Tuesday, 31 July 2012
He's just a Gigolo... Crazy from the Heat - David Lee Roth (1984)
Bombastic, wild and outspoken, David Lee Roth was also a megastar of the hair metal scene and a darling of the then world- conquering MTV. Having build a solid and loyal fan base with the consistently impressive Van Halen (who had recently released their most successful single 'Jump' and and equally impressive album 1984). However, having achieved all he could with the band he decided to leave in 1985 in the wake of his first solo venture, the screwball and eccentric EP of standards Crazy From the Heat.
Truth be told this is definitely a summer album, however what with the weather becoming somewhat mild, it seemed like a good time to crack out some tunes with a sunny disposition. You cannot help but be won over the joyous and carefree nature of this collection of songs, and Roth personality and idiosyncratic vocals dominate the offering. The opener, 'Easy Street' (written by the late, legendary Dan Hartman) was a minor hit for the J Edgar Winter Group in the mid-70s. Roth add a harder edge with screeching guitars and dirty sax grooves whilst still keeping true to the seedy undertones of the original - you might remember it from the teenage John Cusack's vehicle One Crazy Summer (1986). He follows this with a medley of 'Just a Gigolo / I ain't got nobody' in which he a veritable workout and showcase of his vocal range switching between scat, shrieks and soulful sounds, again a killer saxophone solo in the middle jazzes up the tune and makes this a very danceable number.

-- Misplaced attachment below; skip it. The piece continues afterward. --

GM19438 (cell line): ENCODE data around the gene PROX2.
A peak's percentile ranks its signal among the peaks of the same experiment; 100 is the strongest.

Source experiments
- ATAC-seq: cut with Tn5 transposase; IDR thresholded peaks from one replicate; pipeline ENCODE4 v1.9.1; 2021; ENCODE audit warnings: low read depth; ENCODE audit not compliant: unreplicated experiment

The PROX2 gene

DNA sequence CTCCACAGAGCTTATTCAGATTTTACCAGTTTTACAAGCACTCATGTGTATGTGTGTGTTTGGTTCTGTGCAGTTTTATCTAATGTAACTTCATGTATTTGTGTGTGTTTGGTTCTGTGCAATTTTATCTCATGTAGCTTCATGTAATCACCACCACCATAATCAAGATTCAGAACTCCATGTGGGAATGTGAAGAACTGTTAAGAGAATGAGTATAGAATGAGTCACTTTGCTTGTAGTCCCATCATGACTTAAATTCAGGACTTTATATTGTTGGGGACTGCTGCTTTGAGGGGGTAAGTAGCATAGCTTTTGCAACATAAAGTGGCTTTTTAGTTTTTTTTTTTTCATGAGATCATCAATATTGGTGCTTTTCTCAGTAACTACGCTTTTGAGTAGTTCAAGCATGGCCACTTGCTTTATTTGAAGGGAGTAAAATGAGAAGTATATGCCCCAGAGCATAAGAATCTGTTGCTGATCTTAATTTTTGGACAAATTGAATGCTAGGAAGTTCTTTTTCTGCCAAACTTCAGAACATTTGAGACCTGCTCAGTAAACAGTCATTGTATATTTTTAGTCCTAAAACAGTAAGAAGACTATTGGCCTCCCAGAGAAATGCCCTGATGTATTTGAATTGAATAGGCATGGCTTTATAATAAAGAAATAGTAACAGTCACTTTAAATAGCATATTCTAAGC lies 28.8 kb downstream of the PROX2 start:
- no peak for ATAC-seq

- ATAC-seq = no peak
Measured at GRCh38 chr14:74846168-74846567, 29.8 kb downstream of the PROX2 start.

It is only an ambitious man who attempts to cover the Beach Boys, some might say arrogant, and whilst this is not nearly as good as the original it is not a bad effort. As with 'Easy Street' Roth gives 'California Girls' a heavy edge which works on the whole without pushing too many boundaries, this is Beach Boys for the MTV generation! The final track on this EP, 'Coconut Grove' adopts a far mellower tone, the ideal number for sitting with a cool dark rum and pineapple by the shores on a quiet beach whilst the tide gently washes over the sand. The song had been originally performed by the loving spoonful, and their version sounds like a half-baked demo, with more sophisticated production techniques Roth makes his version sonically pleasing offering a pleasing aural experience.
All in all, whilst this album breaks no boundaries, it is a great listen and one which should feature on any upcoming summer playlist. It is soaked in the sunshine, much like the feel of the Californian coast which it obviously aims to evoke. It is a pleasing listen yet it is nothing new, that is why I will be giving this particular work a solid 7/10, not the greatest but nevertheless worth the purchase!